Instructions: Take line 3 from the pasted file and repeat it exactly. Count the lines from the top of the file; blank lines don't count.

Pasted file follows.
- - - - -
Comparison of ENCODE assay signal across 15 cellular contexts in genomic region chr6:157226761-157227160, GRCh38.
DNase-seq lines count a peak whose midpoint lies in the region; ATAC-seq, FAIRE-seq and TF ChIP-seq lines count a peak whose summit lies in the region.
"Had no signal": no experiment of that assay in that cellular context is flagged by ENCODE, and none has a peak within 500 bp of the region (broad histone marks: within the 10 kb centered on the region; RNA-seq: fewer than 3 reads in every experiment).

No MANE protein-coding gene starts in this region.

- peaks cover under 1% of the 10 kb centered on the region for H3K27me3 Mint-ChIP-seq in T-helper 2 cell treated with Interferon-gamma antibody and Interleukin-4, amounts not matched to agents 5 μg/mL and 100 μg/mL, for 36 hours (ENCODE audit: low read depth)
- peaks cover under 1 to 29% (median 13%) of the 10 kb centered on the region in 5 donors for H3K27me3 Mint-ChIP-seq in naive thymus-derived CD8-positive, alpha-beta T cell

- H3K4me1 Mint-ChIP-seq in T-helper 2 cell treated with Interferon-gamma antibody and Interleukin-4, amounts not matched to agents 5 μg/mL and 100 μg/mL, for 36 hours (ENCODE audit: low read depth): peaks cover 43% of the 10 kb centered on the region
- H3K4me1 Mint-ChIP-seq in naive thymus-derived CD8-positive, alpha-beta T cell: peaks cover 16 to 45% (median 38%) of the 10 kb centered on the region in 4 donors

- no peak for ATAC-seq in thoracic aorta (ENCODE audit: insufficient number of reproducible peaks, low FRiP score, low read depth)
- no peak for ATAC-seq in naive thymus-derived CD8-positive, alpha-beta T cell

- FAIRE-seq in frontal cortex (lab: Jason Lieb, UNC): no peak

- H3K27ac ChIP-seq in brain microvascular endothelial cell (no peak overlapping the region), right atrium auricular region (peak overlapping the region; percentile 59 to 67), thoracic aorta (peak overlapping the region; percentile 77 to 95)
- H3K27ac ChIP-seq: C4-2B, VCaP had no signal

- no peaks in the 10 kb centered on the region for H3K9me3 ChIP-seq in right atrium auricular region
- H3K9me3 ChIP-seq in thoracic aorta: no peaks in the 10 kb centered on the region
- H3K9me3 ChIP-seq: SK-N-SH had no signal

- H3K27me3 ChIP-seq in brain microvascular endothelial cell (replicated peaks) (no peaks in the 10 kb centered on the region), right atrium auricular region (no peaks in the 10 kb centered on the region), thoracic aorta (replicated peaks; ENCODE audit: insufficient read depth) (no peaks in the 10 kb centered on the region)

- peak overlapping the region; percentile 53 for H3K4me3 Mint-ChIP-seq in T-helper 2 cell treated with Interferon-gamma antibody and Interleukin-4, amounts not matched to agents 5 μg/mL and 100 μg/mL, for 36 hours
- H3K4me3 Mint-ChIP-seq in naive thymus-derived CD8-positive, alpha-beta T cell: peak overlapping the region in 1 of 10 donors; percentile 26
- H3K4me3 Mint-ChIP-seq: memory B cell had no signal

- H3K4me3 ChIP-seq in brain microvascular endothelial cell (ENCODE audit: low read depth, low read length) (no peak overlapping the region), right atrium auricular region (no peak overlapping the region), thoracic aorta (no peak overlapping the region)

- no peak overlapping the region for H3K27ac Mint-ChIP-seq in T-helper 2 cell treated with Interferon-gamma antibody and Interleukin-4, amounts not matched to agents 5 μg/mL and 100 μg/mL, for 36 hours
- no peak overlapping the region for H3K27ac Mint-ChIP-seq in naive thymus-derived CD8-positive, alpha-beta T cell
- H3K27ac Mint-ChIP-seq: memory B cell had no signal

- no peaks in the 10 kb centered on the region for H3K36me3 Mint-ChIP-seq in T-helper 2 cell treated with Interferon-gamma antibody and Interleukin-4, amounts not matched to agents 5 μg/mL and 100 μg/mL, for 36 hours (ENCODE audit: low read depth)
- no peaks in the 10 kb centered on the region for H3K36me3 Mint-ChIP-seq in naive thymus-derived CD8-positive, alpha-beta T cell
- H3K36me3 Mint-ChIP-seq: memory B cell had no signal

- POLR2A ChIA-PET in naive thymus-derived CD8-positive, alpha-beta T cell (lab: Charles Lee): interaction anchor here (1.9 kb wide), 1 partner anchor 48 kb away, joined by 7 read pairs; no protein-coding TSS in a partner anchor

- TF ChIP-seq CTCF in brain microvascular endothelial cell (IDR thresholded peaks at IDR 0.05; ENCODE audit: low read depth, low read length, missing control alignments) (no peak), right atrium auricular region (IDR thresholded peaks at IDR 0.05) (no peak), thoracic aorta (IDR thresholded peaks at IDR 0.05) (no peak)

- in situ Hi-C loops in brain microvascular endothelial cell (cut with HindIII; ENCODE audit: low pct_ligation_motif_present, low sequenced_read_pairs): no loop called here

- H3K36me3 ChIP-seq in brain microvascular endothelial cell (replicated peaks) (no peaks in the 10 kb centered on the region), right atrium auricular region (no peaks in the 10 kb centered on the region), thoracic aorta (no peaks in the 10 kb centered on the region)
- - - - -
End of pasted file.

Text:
"Had no signal": no experiment of that assay in that cellular context is flagged by ENCODE, and none has a peak within 500 bp of the region (broad histone marks: within the 10 kb centered on the region; RNA-seq: fewer than 3 reads in every experiment).